Law professors Erwin Chemerinsky and James J. Sample write in an opinion piece in today’s New York Times,
In 39 states, at least some judges are elected. Voters rarely know much, if anything, about the candidates, making illusory the democratic benefits of such elections. Ideally, judges should decide cases based on the law, not to please the voters. But, as Justice Otto Kaus of the California Supreme Court once remarked about the effect of politics on judges’ decisions: “You cannot forget the fact that you have a crocodile in your bathtub. You keep wondering whether you’re letting yourself be influenced, and you do not know.”
First of all, is it right that judges should ideally decide cases based on the law? One of the points Segal and Spaeth make is that, were the law sufficiently clear, there would be no need for judges to weigh in. Thus, it doesn’t make sense to expect judges to make decisions based purely on the merits. And yet, for some reason we do do. I think Robert Dahl also made this point in his classic 1957 article.
The authors then proceed to their main point, which is that political donations to judges and judicial candidates have an undue influence on their decisions. Their evidence? Exhibit A is public opinion.
More than 7 in 10 Americans believe campaign cash influences judicial decisions. Nearly half of state court judges agree. Never before has there been so much cash in the courts. Measured only by direct contributions to candidates for state high courts, campaign fund-raising more than doubled in a decade.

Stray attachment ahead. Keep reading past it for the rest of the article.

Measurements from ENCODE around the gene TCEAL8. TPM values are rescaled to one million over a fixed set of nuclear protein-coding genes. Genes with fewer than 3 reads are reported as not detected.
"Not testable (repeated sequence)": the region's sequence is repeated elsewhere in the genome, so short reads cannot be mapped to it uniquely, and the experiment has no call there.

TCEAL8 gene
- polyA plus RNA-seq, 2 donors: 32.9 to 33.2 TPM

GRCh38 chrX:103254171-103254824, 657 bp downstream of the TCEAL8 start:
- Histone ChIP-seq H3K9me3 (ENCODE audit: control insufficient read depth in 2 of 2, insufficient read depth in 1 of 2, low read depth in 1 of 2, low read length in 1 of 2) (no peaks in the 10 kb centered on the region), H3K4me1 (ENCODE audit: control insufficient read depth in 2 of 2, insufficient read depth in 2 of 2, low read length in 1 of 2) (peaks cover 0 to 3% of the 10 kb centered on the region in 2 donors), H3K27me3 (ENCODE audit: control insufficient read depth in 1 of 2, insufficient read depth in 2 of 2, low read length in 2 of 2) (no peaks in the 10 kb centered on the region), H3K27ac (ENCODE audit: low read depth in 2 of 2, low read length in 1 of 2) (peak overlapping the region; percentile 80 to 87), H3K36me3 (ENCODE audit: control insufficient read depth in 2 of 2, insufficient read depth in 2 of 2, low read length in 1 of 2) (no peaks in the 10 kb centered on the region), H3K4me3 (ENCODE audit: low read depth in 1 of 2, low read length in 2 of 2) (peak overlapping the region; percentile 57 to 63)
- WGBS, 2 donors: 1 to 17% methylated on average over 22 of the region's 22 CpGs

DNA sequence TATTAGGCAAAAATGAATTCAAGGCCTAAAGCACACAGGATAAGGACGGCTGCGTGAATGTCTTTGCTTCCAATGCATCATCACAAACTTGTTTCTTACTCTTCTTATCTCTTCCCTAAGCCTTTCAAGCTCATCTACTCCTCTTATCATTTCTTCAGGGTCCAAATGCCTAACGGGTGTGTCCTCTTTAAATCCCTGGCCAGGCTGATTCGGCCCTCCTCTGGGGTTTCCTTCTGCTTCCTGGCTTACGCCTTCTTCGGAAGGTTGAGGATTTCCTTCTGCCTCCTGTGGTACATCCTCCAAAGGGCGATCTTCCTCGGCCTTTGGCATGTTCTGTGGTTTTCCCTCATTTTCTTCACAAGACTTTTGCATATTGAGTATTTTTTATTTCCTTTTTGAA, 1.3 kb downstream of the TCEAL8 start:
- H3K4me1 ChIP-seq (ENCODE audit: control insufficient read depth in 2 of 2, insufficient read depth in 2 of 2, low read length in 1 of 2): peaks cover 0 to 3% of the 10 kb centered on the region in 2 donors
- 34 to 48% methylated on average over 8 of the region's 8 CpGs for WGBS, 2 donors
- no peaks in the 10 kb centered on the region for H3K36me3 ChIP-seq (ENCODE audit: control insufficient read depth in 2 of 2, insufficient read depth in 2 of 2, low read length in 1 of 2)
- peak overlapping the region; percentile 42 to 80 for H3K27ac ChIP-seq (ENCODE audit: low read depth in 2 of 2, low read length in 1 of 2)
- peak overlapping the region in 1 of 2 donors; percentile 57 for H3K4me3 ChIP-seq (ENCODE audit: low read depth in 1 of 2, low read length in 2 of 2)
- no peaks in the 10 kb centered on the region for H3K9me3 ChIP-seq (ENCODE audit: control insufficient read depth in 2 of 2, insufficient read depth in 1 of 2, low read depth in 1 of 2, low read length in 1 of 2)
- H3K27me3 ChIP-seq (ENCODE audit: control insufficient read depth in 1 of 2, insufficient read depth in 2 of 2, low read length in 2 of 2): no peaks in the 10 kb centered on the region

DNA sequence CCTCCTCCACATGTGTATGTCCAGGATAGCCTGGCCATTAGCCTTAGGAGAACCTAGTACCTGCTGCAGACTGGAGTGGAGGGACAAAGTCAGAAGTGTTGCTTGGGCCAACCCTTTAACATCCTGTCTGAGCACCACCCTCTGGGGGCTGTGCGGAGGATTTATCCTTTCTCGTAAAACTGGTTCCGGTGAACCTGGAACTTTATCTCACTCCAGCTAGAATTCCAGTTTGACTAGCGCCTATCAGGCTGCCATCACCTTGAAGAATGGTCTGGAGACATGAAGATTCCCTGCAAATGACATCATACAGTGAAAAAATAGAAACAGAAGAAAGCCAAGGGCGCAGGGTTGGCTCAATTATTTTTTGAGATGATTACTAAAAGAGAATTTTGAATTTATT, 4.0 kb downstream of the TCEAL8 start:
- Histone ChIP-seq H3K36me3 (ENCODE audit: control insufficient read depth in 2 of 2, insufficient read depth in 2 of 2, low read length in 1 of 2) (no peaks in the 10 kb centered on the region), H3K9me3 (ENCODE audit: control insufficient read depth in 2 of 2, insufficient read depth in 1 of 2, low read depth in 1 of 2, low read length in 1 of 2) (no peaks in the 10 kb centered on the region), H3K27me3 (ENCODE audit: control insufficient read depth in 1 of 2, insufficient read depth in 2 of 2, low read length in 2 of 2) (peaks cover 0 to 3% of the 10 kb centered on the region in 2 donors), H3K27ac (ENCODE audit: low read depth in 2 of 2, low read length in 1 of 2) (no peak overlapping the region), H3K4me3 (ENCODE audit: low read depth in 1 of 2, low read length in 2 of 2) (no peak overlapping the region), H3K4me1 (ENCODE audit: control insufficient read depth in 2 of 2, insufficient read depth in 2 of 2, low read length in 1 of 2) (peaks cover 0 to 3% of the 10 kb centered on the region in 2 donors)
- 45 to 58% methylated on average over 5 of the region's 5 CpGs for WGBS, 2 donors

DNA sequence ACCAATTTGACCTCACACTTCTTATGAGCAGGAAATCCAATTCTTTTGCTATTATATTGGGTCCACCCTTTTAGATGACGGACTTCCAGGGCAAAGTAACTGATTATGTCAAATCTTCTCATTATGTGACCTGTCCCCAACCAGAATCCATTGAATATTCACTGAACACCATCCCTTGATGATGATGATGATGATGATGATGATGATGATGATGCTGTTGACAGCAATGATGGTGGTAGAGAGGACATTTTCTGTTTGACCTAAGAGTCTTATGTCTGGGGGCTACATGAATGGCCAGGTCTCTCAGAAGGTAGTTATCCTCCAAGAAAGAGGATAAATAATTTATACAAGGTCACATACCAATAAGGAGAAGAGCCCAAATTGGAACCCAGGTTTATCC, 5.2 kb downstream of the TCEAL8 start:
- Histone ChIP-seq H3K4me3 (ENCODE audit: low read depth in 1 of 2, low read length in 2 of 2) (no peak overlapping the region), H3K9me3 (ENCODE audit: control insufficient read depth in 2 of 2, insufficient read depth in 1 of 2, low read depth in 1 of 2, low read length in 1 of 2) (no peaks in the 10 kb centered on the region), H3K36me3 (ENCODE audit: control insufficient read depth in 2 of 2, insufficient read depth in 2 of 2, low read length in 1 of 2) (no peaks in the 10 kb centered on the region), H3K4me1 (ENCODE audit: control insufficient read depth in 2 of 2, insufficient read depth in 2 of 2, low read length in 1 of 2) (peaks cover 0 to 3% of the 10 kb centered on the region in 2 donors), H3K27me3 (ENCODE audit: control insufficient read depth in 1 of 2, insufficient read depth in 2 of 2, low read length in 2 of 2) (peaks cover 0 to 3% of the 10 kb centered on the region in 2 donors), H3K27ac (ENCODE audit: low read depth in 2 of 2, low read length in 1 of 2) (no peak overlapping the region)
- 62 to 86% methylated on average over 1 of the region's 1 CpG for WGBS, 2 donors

Are there any instances of actual court-buying that these scholars can cite? Just one, involving Massey Coal Company.
So to summarize the case: court-buying is bad. Most Americans think donations buy court decisions. There is lots of money being given to judicial candidates. And the Supreme Court ruled that in one instance, it looks like there was a conflict of interest involving contributions and judicial decision making. Therefore, we should impose further restrictions on giving to judicial candidates.
Right? But to summarize the actual evidence, we have a single instance of what could be construed as court-buying. Is that sufficient to make a change in policy? Unfortunately, once you sprinkle in some selective statistics and public opinion polling (even after, nonetheless, they deride the public’s ability to make decisions in judicial elections earlier in the piece), it just might be.